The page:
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New Developments in Vision Research  |   July 2020
Report from a Workshop on Accelerating the Development of Treatments for Inherited Retinal Dystrophies Associated with Mutations in the RDH12 Gene
Author Affiliations & Notes
  • Francesca Sofia
    Science Compass, Milan, Italy
  • Silvia Cerolini
    Through Vicky's Eyes, London, UK
  • Todd Durham
    Foundation Fighting Blindness, Columbia, MD, USA
  • Correspondence: Todd Durham, Foundation Fighting Blindness, 223 South West Street, Suite 900, Raleigh, NC 27603, USA. e-mail: 
Translational Vision Science & Technology July 2020, Vol.9, 30. doi:
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      Francesca Sofia, Silvia Cerolini, Todd Durham; Report from a Workshop on Accelerating the Development of Treatments for Inherited Retinal Dystrophies Associated with Mutations in the RDH12 Gene. Trans. Vis. Sci. Tech. 2020;9(8):30.

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The Foundation Fighting Blindness, RDH12 family organizations, and the RDH12 Fund for Sight convened a jointly organized workshop in Columbia, Maryland, on November 19, 2019. The purpose of the workshop was to share perspectives on what is known about the RDH12-associated retinal dystrophies (RDs) and discuss the advancement of therapies, primarily gene therapy, for people with mutations in the RDH12 gene which cause Leber congenital amaurosis 13 (LCA13). The workshop began with presentations on the RDH12 landscape, patient perspectives, the use of statistical modeling for clinical trial design, and the Foundation's My Retina Tracker Registry. An afternoon roundtable discussion focused on four key areas essential to advance research toward gene therapy clinical trials: trial design, dose projection from nonclinical to clinical studies, natural history, and regulatory considerations. In their comments, the 27 participants from academic centers, affected families, biotechnology and pharmaceutical companies, and the regulatory community highlighted a number of research priorities, including the following: systematic inventory of retrospective natural history studies and planning for a multicenter prospective study, development of large animal models, and evaluation of novel tests of functional vision in young children. Despite these research opportunities, the workshop participants agreed that the field could be ready now for a clinical trial aimed initially at testing the safety and, possibly, efficacy of RDH12 gene therapy. Advancements in this field are being fostered by the emergence of an innovative multi-stakeholder research endeavor that relies on the effective engagement of the patients.

Translational Relevance: This initiative serves as a model for how affected individuals and their families can be research partners on the path to treatments and cures.

The Foundation Fighting Blindness and the RDH12 family organizations convened a jointly organized workshop in Columbia, Maryland, on November 19, 2019. The overall goal was to bring together a group of patient representatives, clinicians, and academic and industry researchers to discuss clinical trial readiness for treatments of RDH12-associated inherited retinal disorders (IRDs). Specific objectives included the following: share perspectives and insights on what is known about the RDH12-associated IRDs; identify specific challenges to the successful development of treatments for RDH12-associated IRDs; explore key trial elements, including trial design and regulatory implications; and generate a prioritized list of research questions and an opportunity roadmap with the ultimate goal of improving the probability of successful treatment development.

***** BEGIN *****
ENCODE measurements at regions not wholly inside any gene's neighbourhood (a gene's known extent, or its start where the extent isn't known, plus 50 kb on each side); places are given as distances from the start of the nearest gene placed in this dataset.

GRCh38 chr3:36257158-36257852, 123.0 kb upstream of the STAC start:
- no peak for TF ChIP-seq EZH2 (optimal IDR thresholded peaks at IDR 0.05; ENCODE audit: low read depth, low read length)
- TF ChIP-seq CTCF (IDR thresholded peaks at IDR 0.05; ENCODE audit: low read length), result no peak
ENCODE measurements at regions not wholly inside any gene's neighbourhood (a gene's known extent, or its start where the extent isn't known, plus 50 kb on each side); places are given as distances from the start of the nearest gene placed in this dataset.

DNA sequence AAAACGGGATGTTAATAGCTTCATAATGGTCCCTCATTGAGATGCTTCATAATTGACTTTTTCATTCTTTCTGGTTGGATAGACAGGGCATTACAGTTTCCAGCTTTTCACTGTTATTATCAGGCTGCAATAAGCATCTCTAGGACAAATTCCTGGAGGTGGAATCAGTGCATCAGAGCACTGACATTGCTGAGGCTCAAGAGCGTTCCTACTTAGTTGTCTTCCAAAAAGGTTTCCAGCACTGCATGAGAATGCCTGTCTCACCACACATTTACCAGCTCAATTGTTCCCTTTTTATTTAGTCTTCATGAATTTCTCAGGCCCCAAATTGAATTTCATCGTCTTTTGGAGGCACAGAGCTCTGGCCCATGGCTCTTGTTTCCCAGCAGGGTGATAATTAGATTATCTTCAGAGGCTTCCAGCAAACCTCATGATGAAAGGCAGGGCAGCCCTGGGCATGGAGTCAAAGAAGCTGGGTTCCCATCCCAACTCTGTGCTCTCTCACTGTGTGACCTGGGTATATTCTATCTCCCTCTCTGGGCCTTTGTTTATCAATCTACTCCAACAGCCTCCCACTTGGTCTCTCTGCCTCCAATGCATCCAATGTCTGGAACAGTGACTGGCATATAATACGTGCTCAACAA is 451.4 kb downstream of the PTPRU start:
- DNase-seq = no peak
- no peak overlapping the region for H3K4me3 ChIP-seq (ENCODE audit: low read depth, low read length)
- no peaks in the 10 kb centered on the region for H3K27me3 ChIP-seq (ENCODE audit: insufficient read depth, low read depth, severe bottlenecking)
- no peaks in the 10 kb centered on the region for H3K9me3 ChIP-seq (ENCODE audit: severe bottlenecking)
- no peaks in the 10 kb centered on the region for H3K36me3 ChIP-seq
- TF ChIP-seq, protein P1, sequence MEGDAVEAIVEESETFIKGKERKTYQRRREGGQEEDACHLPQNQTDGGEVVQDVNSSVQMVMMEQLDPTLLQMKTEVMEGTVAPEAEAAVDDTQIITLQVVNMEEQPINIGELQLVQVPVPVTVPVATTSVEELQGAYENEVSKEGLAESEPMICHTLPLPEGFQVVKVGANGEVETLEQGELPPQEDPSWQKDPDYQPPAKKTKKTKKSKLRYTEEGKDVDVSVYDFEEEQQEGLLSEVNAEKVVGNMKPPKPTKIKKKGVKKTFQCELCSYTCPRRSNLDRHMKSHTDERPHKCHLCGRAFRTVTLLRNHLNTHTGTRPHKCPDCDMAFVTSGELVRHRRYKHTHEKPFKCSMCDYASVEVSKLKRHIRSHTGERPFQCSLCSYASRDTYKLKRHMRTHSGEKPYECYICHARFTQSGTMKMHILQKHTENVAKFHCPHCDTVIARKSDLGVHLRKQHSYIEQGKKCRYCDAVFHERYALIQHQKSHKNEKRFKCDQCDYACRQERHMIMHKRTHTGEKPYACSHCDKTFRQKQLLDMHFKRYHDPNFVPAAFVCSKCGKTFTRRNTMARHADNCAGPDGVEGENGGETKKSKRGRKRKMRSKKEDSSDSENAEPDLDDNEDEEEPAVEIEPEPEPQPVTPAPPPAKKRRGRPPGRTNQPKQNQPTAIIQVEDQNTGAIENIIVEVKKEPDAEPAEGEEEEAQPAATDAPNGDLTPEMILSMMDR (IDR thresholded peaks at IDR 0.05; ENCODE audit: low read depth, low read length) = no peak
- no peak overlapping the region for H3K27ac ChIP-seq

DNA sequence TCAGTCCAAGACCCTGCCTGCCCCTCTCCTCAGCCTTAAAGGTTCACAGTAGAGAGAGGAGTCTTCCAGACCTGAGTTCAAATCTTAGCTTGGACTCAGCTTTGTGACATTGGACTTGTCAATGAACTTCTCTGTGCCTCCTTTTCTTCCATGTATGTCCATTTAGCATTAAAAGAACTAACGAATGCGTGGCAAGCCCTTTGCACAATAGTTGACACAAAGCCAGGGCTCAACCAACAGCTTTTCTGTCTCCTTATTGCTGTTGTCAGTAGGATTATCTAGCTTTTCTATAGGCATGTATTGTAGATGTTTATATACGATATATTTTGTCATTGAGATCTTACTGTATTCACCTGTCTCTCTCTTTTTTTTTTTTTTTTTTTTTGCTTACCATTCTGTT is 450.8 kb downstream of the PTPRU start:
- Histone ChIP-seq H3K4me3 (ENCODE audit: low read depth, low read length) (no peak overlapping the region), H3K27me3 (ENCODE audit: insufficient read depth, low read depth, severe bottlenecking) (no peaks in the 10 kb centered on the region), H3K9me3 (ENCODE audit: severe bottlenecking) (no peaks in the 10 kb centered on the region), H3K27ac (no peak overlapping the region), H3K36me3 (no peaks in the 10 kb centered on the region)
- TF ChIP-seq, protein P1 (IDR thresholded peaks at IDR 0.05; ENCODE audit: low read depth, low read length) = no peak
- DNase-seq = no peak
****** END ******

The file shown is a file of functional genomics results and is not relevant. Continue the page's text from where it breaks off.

The workshop was organized by Todd Durham, PhD, Vice President of Clinical & Outcomes Research, Foundation Fighting Blindness; Silvia Cerolini, a patient family representative; and Francesca Sofia, PhD, Consultant, Science Compass. The format of the workshop was a morning of presentations followed by an afternoon roundtable discussion. The remainder of this paper highlights the key points of the workshop, which have been grouped for readability by topical area rather than in chronological order. 
Current Landscape of RDH12 Retinal Dystrophies
Francesca Sofia briefly presented the highlights of her full landscape report of RDH12 RDs (see Supplementary Material), from the current understanding of genetics, pathophysiology, clinical manifestations, therapeutic approaches, and research precedents from other clinical trials, including the development of Luxturna for RPE65-associated RD. 
As she summarized in her presentation, Leber congenital amaurosis (LCA) is a molecularly and clinically heterogeneous group of inherited retinal disorders characterized by vision loss, involuntary eye movements (nystagmus), and severe retinal dysfunction.13 LCA, which accounts for 5% of all IRDs, is the leading cause of inherited childhood blindness in the first decade of life. It has high genetic heterogeneity, with 25 causative genes identified to date. Among those, RDH12, which encodes a photoreceptor-specific retinal dehydrogenase, causes LCA type 13 (LCA13). 
The pathogenetic mechanism associated with RDH12 mutations is not completely understood; however, it correlates with the loss of RDH12 enzymatic activity and consequent accumulation of toxic compounds in photoreceptor cells. Over 100 different mutations in RDH12 have been found to cause LCA13, which manifests with visual field constriction, loss of visual acuity, and night blindness in the first years of life and inescapably progresses to legal blindness in early adulthood.